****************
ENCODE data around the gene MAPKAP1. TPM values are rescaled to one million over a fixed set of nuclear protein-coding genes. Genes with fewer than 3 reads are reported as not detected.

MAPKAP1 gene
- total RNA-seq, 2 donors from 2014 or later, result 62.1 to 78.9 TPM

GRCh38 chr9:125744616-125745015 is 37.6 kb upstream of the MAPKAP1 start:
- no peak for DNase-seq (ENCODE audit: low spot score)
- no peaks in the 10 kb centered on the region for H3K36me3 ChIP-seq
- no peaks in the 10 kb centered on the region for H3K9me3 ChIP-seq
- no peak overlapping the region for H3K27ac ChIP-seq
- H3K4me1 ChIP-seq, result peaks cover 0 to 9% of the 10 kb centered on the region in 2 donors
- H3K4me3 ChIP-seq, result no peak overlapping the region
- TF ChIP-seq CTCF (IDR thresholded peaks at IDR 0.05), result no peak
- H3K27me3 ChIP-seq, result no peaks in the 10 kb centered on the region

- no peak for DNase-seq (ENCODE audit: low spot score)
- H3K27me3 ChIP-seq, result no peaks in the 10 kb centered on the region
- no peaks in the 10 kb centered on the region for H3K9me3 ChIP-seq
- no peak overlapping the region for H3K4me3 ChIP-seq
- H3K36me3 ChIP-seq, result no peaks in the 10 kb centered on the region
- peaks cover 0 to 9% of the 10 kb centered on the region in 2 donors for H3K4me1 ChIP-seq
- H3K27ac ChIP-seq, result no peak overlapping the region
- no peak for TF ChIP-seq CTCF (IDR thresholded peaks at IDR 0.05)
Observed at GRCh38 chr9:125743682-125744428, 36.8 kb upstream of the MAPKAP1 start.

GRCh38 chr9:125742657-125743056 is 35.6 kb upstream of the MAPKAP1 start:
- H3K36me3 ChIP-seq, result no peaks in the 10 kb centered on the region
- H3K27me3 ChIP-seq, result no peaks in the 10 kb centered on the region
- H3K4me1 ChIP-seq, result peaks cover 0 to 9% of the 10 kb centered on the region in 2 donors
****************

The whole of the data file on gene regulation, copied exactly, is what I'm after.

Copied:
ENCODE data around the gene MAPKAP1. TPM values are rescaled to one million over a fixed set of nuclear protein-coding genes. Genes with fewer than 3 reads are reported as not detected.

MAPKAP1 gene
- total RNA-seq, 2 donors from 2014 or later, result 62.1 to 78.9 TPM

GRCh38 chr9:125744616-125745015 is 37.6 kb upstream of the MAPKAP1 start:
- no peak for DNase-seq (ENCODE audit: low spot score)
- no peaks in the 10 kb centered on the region for H3K36me3 ChIP-seq
- no peaks in the 10 kb centered on the region for H3K9me3 ChIP-seq
- no peak overlapping the region for H3K27ac ChIP-seq
- H3K4me1 ChIP-seq, result peaks cover 0 to 9% of the 10 kb centered on the region in 2 donors
- H3K4me3 ChIP-seq, result no peak overlapping the region
- TF ChIP-seq CTCF (IDR thresholded peaks at IDR 0.05), result no peak
- H3K27me3 ChIP-seq, result no peaks in the 10 kb centered on the region

- no peak for DNase-seq (ENCODE audit: low spot score)
- H3K27me3 ChIP-seq, result no peaks in the 10 kb centered on the region
- no peaks in the 10 kb centered on the region for H3K9me3 ChIP-seq
- no peak overlapping the region for H3K4me3 ChIP-seq
- H3K36me3 ChIP-seq, result no peaks in the 10 kb centered on the region
- peaks cover 0 to 9% of the 10 kb centered on the region in 2 donors for H3K4me1 ChIP-seq
- H3K27ac ChIP-seq, result no peak overlapping the region
- no peak for TF ChIP-seq CTCF (IDR thresholded peaks at IDR 0.05)
Observed at GRCh38 chr9:125743682-125744428, 36.8 kb upstream of the MAPKAP1 start.

GRCh38 chr9:125742657-125743056 is 35.6 kb upstream of the MAPKAP1 start:
- H3K36me3 ChIP-seq, result no peaks in the 10 kb centered on the region
- H3K27me3 ChIP-seq, result no peaks in the 10 kb centered on the region
- H3K4me1 ChIP-seq, result peaks cover 0 to 9% of the 10 kb centered on the region in 2 donors